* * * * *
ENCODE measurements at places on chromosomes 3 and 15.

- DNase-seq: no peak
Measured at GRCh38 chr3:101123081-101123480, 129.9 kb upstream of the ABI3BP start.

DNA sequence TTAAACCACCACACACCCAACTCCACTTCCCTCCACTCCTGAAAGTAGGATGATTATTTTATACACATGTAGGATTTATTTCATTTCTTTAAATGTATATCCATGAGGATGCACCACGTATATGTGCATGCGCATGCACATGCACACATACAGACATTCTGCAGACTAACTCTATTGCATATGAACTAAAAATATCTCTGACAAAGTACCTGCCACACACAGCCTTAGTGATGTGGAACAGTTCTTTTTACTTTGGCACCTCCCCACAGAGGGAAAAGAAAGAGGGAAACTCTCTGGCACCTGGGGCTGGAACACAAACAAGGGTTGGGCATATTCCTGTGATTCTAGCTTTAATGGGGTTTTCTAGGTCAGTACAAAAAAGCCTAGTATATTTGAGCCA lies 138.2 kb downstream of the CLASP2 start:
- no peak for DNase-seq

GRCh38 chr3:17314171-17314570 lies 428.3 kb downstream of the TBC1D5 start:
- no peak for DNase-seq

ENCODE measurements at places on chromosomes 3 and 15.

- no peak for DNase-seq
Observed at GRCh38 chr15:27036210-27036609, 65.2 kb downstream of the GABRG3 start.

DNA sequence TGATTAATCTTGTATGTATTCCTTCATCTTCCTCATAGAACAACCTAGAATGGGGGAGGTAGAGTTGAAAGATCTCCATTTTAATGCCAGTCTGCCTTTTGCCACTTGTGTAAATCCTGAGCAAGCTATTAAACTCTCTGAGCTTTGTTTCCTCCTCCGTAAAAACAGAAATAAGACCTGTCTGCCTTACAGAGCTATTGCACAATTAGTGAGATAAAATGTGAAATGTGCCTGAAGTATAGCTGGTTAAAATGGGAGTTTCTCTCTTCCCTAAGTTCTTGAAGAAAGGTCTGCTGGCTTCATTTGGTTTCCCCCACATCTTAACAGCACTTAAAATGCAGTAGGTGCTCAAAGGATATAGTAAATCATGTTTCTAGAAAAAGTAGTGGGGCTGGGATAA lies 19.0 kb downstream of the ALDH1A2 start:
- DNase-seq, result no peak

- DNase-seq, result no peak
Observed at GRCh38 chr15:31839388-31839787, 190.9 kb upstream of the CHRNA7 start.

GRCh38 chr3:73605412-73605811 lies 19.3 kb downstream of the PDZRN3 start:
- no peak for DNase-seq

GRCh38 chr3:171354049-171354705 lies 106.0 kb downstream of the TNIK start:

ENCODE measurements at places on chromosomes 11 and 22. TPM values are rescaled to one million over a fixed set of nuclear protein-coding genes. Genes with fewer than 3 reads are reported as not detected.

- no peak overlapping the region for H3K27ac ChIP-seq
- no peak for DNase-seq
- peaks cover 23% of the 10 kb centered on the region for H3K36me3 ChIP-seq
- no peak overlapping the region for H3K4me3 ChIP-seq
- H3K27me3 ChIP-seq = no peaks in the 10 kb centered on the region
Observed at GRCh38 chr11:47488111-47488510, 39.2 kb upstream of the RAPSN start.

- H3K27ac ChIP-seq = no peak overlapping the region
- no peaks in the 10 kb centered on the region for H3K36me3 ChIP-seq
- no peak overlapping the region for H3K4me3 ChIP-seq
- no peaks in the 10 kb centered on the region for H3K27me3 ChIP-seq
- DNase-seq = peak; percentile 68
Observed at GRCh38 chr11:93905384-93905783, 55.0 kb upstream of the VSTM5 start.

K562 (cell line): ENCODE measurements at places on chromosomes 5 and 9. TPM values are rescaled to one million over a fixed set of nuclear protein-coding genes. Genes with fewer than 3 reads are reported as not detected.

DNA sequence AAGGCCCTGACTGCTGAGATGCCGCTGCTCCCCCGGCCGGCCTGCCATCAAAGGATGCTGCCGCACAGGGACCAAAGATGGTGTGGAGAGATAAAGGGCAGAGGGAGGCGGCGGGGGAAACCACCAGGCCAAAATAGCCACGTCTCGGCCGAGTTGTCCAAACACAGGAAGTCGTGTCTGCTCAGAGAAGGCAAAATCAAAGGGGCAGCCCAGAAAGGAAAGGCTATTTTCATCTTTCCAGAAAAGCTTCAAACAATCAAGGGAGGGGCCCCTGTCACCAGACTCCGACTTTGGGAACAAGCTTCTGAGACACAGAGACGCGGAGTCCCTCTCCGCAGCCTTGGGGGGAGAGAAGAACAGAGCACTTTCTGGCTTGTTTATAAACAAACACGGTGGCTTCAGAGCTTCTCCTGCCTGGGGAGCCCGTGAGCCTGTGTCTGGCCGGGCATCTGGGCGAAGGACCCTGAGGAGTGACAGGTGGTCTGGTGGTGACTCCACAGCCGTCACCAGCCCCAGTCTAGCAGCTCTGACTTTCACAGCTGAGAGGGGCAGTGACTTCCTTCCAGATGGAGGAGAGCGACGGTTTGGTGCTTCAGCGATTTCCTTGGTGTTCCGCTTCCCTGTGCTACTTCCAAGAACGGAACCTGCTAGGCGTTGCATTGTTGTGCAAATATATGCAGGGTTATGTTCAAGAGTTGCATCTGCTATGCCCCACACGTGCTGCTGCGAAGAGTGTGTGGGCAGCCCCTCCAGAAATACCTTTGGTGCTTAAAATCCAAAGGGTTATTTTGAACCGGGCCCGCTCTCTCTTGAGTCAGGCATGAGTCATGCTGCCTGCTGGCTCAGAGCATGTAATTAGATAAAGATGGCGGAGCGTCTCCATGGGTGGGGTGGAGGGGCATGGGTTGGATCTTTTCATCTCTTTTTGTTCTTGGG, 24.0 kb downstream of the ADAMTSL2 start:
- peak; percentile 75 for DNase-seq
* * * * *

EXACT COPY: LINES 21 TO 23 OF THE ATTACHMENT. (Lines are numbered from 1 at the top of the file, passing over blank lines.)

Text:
- peaks cover 23% of the 10 kb centered on the region for H3K36me3 ChIP-seq
- no peak overlapping the region for H3K4me3 ChIP-seq
- H3K27me3 ChIP-seq = no peaks in the 10 kb centered on the region